No Bibles For Prisoners At Gitmo
My husband and I had a wonderful vacation in Southern California. We gazed at the sunset on Laguna Beach, toured the Getty Center, enjoyed Thanksgiving dinner with family, checked out the glitz on Hollywood Boulevard, shopped in Chinatown and on Olvera Street, ate lunch at Fabiolus Cafe on Sunset Boulevard, strolled the pier at Santa Monica, cruised through Beverly Hills--all those touristy things we never tire of when we visit my in-laws, who live right on Hollywood Boulevard. Unlike last year's visit, this year the weather cooperated, and, for the most part, we had cerulean-blue skies and summerlike temperatures.
But, of course, we weren't completely in fantasy land because every morning I picked up a copy of the newspaper. And one day the following surreal story appeared in the Los Angeles Times:
Guantanamo Bay Prisoner Sues U.S. to Get a Bible:Maybe I'm missing the point here, but I don't understand why Paracha cannot have a copy of the Bible. Furthermore, I'm relatively certain that should the inmates at Gitmo decide to desecrate Bibles Christians will not riot in the streets.
The government says certain books are withheld because they could 'incite' inmates
"At the U.S. prison for suspected terrorists at Guantanamo Bay, Cuba, everyone can get a Koran, but no one gets a Bible.
"Saifullah Paracha, a 58-year-old former Pakistani businessman with alleged ties to Al Qaeda leader Osama bin Laden, has been in U.S. custody since 2003. Like the other inmates at Guantanamo Bay, he has a copy of the Koran. But he also wants an English translation of the King James version of the Bible.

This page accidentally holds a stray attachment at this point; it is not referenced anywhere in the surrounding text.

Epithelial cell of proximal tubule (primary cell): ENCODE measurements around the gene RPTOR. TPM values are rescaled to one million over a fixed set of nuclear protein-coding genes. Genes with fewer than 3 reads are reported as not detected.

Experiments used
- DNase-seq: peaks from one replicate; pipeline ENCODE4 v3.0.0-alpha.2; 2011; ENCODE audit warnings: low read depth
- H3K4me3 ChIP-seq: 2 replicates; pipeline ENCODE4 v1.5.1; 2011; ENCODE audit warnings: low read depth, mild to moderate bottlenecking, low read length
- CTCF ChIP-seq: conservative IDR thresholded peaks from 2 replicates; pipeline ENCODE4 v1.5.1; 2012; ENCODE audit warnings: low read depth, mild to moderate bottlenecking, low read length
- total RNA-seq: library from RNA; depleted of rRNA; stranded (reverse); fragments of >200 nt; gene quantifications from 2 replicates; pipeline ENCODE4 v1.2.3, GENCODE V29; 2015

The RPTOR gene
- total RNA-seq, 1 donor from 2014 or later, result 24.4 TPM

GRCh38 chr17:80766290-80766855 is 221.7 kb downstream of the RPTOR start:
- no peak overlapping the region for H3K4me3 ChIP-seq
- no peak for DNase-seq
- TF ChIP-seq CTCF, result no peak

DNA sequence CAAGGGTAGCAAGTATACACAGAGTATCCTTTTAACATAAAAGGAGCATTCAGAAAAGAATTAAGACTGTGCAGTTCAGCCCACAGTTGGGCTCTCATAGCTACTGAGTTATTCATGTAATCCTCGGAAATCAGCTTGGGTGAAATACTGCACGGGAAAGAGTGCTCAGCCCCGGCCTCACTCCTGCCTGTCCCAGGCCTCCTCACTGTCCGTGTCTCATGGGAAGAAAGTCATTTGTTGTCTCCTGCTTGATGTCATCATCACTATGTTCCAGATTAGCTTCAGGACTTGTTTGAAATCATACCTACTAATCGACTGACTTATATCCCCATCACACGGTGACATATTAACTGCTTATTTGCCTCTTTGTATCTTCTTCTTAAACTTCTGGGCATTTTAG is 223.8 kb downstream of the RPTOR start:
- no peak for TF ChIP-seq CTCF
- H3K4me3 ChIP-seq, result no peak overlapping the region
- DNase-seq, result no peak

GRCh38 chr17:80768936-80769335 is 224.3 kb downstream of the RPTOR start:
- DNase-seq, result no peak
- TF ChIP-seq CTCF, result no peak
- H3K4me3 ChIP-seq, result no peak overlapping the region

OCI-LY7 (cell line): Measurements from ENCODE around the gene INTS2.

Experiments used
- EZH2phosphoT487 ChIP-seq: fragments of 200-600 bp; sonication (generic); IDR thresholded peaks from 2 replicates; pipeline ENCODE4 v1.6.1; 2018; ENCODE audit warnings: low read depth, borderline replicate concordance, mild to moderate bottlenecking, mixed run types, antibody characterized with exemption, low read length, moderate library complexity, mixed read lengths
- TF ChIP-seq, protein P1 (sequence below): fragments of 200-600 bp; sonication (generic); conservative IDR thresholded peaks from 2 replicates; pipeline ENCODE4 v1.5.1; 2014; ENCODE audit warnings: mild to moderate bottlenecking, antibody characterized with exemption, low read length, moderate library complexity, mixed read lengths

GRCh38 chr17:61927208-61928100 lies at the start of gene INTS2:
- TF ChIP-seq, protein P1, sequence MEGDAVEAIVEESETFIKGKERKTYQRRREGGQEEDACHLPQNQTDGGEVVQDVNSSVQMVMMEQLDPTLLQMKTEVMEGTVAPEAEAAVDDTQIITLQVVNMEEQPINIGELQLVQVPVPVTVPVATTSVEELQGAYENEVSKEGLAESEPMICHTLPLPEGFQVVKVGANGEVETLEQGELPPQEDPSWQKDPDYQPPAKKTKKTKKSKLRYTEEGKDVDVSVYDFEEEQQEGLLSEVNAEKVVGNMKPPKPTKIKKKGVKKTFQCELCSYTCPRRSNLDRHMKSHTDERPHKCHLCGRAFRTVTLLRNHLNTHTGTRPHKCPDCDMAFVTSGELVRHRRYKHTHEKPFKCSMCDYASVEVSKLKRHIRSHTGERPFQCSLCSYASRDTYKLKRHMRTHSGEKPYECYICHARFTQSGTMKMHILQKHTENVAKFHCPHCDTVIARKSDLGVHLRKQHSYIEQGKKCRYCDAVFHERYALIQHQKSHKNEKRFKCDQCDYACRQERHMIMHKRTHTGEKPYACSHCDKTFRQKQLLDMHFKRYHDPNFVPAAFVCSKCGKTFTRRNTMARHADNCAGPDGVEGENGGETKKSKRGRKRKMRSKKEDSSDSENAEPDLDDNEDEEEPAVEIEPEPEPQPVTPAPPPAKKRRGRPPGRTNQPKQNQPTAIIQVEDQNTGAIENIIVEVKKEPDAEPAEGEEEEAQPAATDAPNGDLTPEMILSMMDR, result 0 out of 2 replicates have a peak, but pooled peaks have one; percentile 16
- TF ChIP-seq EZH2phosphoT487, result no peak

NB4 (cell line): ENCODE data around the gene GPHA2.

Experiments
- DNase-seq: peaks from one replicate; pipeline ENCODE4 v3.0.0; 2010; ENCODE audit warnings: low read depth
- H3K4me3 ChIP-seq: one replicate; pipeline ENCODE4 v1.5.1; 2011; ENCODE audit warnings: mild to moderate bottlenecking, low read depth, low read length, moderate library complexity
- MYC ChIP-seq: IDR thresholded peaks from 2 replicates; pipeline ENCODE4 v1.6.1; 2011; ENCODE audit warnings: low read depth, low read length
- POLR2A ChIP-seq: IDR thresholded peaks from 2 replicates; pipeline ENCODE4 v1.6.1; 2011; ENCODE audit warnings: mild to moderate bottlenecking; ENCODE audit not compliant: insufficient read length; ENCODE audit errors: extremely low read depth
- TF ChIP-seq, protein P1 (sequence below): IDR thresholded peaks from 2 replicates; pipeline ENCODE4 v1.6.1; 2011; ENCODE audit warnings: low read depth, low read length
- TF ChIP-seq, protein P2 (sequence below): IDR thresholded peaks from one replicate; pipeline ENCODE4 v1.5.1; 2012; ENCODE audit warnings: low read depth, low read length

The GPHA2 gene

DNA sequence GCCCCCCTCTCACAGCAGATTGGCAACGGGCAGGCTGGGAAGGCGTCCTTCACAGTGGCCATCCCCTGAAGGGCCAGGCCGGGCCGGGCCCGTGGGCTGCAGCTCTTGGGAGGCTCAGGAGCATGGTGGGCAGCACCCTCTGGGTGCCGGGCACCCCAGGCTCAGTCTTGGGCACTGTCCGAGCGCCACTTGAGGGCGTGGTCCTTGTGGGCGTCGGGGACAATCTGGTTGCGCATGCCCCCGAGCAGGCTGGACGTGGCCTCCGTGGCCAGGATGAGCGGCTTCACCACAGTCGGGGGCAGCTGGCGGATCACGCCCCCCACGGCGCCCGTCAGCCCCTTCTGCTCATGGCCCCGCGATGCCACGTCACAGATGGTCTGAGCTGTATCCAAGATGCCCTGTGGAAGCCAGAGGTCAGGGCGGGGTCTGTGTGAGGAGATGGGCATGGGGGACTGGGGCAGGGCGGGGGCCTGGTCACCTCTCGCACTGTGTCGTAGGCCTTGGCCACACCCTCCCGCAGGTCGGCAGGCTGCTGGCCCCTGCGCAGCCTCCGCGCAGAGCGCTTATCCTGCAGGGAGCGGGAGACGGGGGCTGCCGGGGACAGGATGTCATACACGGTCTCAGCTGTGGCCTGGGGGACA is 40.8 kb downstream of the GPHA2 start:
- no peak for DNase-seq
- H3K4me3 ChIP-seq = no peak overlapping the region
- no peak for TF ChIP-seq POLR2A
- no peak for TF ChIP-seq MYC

"Paracha believes that because the Bible is one of the scriptures accepted in Islam, he is entitled to a copy to read in his small wire-mesh cell. But after his lawyer shipped him a Bible, along with two volumes of Shakespeare, prison officials confiscated the package.
"Paracha's American lawyer filed suit in U.S. District Court in Washington, demanding that Paracha be given the Bible and copies of Hamlet and Julius Caesar. The government responded that certain books were kept from prisoners because they could 'incite' them....
"Although a judge has not sorted out the dispute, the prison has recently 'cleared for release' the Shakespeare plays. But still no Bible for Paracha."
In his Weblog article "Working out the Counterterrorist Kinks," Daniel Pipes made the following comment about the above newspaper article:
"In considering U.S. policy toward terrorists, I argue that the authorities face a whole new set of issues for which, however slowly and clumsily, they are developing a coherent set of regulations and guidelines.
"Just how slow and clumsy that process comes vividly to light in an article by Richard A. Serrano in the Los Angeles Times....
"That the U.S. government provides suspected Islamist terrorists with Korans but refuses them Bibles exactly sums up its confusion."